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Biochemistry: Metabolism

Discussion in 'MCAT Study Question Q&A' started by ieatshrimp24, Aug 10, 2015.

  1. ieatshrimp24

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    Coming straight from Khan Academy. "Fatty-acid oxidation fuels gluconeogenesis."

    How does fatty-acid oxidation fuel gluconeogenesis? I thought fatty-acid oxidation makes acetyl-CoA and gluconeogenesis uses other starting materials to make glucose.
     
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  2. Meeehai

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    Acetyl-CoA is converted to pyruvate and lactate via ketogenesis - which can "fuel" gluconeogenesis.
     
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  3. novak123

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    Acetyl-CoA formation is irreversible. You cannot generate pyruvate from Acetyl-CoA.

    The glycerol backbone of TAGs can be converted to glycerol-3-phosphate and then Dihydroxyacetone (DHAP) for gluconeogenesis. Since you mentioned FAs directly, if you have an odd numbered FA then during beta-oxidation you will generate a 3-carbon fragment termed propionyl-CoA which can be used as a precursor for gluconeogenesis.
     
  4. Meeehai

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    Cool story friend, but you are wrong. Acetyl-CoA enters the ketogenic pathway to form acetone, which can later be used to generate pyruvate via this enzyme: https://en.wikipedia.org/wiki/CYP2E1. Fatty-acid oxidation fuels gluconeogenesis in conditions when the levels of Acetyl-CoA are too high to feed the citric acid cycle (because of low levels of intermediates like oxaloacetate) and thus enter the ketogenesis pathway to form ketone bodies. Acetone is a ketone synthesized from Acetyl-CoA and used in a sort of roundabout pathway to form pyruvate and fuel gluconeogenesis as mentioned earlier.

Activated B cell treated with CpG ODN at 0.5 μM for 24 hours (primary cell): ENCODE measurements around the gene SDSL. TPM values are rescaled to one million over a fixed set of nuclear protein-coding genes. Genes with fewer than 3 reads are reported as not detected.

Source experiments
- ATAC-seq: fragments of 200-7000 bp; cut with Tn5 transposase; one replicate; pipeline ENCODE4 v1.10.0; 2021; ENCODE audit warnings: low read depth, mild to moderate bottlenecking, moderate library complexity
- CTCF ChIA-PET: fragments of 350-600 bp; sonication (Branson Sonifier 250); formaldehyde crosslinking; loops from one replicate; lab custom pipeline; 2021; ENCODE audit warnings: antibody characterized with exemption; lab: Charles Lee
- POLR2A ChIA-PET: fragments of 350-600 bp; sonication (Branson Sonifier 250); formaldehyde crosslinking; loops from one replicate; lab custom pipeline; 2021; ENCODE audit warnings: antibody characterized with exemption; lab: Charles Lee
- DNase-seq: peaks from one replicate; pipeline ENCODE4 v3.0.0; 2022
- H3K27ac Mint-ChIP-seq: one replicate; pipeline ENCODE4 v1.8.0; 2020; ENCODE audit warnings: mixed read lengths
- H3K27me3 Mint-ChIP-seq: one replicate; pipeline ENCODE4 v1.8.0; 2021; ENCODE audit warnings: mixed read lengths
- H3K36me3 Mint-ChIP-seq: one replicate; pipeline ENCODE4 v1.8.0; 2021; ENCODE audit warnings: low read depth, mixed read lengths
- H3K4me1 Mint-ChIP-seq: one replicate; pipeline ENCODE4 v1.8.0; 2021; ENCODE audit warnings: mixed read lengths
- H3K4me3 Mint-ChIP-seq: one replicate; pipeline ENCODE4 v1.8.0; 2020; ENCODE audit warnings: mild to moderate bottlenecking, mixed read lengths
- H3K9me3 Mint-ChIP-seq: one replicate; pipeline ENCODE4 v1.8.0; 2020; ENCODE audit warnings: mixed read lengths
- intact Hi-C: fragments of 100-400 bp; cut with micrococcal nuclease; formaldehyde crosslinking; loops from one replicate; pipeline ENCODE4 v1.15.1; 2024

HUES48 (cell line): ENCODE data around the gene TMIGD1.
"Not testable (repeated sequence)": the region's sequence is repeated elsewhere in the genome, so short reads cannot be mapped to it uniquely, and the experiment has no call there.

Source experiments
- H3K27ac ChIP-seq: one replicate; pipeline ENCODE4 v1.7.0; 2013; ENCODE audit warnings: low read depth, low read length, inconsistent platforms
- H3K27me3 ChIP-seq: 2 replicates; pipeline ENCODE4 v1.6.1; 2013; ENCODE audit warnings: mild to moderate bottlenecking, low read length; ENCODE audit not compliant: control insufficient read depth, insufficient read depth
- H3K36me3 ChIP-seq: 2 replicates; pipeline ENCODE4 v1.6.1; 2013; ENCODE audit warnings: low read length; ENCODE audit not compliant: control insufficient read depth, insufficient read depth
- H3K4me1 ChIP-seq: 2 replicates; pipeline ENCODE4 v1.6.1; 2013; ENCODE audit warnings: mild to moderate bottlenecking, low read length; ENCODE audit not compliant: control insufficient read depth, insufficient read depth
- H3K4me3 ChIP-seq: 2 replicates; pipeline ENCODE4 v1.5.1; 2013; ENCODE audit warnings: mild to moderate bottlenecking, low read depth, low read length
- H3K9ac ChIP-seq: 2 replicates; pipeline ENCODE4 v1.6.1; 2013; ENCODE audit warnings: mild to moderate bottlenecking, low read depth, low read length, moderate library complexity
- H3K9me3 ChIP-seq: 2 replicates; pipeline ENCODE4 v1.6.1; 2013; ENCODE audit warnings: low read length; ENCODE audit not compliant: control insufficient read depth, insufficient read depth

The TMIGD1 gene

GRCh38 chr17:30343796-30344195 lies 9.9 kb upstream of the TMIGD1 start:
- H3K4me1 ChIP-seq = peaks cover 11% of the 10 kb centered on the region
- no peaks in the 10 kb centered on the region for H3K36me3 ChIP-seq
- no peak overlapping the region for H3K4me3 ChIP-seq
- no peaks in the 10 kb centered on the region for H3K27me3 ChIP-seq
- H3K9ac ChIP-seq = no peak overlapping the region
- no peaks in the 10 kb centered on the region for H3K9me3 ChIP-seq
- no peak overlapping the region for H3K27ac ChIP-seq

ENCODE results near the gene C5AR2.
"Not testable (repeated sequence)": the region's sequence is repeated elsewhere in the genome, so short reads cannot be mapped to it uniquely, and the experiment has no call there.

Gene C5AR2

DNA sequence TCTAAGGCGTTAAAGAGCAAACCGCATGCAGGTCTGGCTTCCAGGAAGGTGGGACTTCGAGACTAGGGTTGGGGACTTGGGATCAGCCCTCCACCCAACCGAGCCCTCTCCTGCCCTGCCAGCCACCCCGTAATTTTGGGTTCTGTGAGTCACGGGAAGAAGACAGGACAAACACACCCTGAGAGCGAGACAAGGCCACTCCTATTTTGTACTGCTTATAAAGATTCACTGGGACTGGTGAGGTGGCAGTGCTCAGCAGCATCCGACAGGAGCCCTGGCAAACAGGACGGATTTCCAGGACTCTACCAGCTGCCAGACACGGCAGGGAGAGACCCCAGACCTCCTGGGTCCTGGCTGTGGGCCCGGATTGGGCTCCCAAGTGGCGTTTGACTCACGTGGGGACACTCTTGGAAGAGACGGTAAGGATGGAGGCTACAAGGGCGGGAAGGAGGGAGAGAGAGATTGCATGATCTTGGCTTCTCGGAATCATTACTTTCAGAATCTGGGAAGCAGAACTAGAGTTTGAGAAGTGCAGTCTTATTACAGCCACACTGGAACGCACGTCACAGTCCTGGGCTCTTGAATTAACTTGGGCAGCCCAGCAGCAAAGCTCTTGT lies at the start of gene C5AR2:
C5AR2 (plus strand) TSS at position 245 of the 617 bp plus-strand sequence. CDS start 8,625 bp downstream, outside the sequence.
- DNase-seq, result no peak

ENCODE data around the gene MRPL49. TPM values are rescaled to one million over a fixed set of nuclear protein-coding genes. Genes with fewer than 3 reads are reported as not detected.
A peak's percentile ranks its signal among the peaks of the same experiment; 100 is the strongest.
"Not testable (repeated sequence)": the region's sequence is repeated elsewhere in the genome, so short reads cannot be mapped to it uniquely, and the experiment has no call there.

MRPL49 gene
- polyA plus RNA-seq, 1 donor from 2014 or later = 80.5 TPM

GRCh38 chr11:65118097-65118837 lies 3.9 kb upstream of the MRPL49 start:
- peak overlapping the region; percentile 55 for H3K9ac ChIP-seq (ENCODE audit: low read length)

The DHAP thing has nothing to do with what the OP was asking in regards to the connection between fatty acid oxidation and gluconeogenesis. The statement about propionyl-CoA is correct, but acetyl-CoA is also involved.
     
  5. novak123

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    That is without a doubt completely out of the scope of the MCAT. Kaplan doesn't mention a thing about converting Acetyl-CoA to ketones via that or any enzyme, and neither does TBR. Here's a direct quote from TBR Bio II "It turns out that animals cannot get a net conversion of a two carbon (C2) compound like acetyl CoA into glucose."

    There's exceptions to a lot of things, and many concepts are definitely simplified. Take for example neurotransmitter release at the synaptic cleft - TPR states that only 1 neurotransmitter is released per synapse, but if you look in the literature that is certainly not the case.

    I mentioned the DHAP just for a little bit of extra information. You don't need to get so uptight buddy. Relax.
     
  6. Meeehai

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    Sorry, I am really passionate about acetyl-coa.
     
  7. DingoPingo

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    Fatty-acid oxidation doesn't necessarily fuel gluconeogenesis as in acetyl-CoA doesn't become glucose, but acetyl-CoA produced by fatty-acid oxidation activates pyruvate carboxylase, which adds a CO2 group with ATP to pyruvate, forming OAA, which can be shuttled out into the cytoplasm for conversion into phosphoenolpyruvate, which can be used in gluconeogenesis. In other words, fatty-acid oxidation doesn't make glucose but it activates the gluconeogenesis pathway, which is important when you run out of ingested glucose.
     

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